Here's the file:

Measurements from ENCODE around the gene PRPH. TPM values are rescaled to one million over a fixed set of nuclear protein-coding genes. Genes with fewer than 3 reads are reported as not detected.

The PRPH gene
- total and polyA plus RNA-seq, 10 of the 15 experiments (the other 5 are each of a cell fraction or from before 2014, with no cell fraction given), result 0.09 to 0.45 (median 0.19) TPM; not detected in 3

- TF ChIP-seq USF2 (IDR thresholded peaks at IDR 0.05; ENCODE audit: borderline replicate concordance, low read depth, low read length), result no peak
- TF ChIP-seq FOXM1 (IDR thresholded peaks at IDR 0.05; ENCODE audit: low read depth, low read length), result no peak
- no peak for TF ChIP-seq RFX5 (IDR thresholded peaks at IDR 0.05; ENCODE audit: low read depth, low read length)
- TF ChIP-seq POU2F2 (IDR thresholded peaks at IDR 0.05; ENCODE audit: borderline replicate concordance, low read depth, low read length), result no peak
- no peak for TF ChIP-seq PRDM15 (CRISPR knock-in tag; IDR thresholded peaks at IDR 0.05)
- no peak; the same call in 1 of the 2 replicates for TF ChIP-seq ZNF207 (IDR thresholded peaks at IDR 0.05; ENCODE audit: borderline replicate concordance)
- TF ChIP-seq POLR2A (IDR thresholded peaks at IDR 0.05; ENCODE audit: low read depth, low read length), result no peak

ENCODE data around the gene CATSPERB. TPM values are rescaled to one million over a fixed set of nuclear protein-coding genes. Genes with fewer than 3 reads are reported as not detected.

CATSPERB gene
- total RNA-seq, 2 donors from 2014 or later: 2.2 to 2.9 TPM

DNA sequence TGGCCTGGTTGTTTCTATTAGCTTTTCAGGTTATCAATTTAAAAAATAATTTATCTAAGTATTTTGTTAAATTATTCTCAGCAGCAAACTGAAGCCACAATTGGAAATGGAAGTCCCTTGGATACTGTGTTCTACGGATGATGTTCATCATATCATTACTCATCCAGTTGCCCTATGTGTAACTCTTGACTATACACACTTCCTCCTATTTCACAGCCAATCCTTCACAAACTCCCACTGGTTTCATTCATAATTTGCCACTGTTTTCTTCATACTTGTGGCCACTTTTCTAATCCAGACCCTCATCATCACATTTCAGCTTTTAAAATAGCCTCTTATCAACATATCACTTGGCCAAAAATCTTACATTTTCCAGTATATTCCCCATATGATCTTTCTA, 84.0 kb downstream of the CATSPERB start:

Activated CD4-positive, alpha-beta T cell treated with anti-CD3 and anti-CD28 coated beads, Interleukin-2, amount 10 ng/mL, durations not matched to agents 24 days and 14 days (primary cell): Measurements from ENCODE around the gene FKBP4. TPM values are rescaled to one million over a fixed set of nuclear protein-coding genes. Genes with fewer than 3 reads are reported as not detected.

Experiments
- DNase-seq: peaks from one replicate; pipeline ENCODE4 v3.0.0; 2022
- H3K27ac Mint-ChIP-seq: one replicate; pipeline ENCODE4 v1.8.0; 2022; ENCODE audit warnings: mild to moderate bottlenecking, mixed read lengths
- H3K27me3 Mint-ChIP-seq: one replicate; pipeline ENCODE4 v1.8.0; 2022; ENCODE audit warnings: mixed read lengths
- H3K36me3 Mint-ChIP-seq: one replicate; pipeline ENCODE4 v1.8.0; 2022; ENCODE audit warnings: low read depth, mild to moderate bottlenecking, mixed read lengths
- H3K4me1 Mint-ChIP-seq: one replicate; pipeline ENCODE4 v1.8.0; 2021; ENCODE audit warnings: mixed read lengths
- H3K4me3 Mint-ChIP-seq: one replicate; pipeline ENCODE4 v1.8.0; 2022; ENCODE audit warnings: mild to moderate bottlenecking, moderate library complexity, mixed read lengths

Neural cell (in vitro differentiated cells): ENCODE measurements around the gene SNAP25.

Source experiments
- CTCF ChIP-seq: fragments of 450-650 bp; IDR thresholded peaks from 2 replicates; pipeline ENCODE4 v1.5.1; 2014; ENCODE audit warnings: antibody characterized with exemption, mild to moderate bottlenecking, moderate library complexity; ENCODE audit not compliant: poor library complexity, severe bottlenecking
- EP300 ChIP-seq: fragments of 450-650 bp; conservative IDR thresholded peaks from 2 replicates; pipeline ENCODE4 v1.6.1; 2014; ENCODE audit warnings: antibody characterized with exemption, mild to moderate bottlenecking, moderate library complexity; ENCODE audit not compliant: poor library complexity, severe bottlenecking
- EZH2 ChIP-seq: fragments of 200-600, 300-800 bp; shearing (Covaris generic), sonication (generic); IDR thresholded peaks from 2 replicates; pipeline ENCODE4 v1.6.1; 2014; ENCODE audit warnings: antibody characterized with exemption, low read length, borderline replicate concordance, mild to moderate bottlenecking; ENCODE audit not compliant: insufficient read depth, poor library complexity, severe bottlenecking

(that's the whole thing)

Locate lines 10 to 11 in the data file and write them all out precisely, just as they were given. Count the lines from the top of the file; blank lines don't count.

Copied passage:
- TF ChIP-seq POLR2A (IDR thresholded peaks at IDR 0.05; ENCODE audit: low read depth, low read length), result no peak

ENCODE data around the gene CATSPERB. TPM values are rescaled to one million over a fixed set of nuclear protein-coding genes. Genes with fewer than 3 reads are reported as not detected.